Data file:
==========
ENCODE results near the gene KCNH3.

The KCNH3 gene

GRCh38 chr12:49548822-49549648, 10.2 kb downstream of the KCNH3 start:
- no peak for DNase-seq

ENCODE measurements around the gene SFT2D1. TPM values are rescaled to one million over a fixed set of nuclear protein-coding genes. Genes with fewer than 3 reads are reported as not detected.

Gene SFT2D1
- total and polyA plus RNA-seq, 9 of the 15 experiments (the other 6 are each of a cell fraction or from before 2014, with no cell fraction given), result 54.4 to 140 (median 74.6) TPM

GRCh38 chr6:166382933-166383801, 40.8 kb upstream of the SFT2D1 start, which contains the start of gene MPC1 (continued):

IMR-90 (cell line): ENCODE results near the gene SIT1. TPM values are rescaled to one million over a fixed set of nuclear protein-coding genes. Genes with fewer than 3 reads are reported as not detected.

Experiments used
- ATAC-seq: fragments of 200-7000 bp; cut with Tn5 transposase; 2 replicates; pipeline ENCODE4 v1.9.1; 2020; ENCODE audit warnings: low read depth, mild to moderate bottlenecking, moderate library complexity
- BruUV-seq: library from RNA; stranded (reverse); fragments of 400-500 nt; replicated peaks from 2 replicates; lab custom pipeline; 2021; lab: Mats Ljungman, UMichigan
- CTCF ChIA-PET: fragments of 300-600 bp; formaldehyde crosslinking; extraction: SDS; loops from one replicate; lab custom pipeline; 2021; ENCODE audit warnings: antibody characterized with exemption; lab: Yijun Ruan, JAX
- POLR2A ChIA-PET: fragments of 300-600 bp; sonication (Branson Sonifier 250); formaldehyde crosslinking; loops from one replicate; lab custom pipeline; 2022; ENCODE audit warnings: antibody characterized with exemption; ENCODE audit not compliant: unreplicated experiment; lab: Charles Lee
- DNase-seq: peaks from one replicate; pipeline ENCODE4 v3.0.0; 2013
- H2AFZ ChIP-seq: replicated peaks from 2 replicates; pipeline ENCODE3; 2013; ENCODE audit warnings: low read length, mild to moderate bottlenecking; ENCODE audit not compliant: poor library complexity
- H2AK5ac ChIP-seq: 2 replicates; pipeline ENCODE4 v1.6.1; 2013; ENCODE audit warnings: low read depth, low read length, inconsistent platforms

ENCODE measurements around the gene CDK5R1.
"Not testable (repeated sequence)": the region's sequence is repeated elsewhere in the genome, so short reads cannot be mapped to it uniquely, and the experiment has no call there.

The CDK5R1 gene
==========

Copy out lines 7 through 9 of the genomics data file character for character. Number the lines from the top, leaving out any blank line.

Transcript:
- total and polyA plus RNA-seq, 9 of the 15 experiments (the other 6 are each of a cell fraction or from before 2014, with no cell fraction given), result 54.4 to 140 (median 74.6) TPM

GRCh38 chr6:166382933-166383801, 40.8 kb upstream of the SFT2D1 start, which contains the start of gene MPC1 (continued):

IMR-90 (cell line): ENCODE results near the gene SIT1. TPM values are rescaled to one million over a fixed set of nuclear protein-coding genes. Genes with fewer than 3 reads are reported as not detected.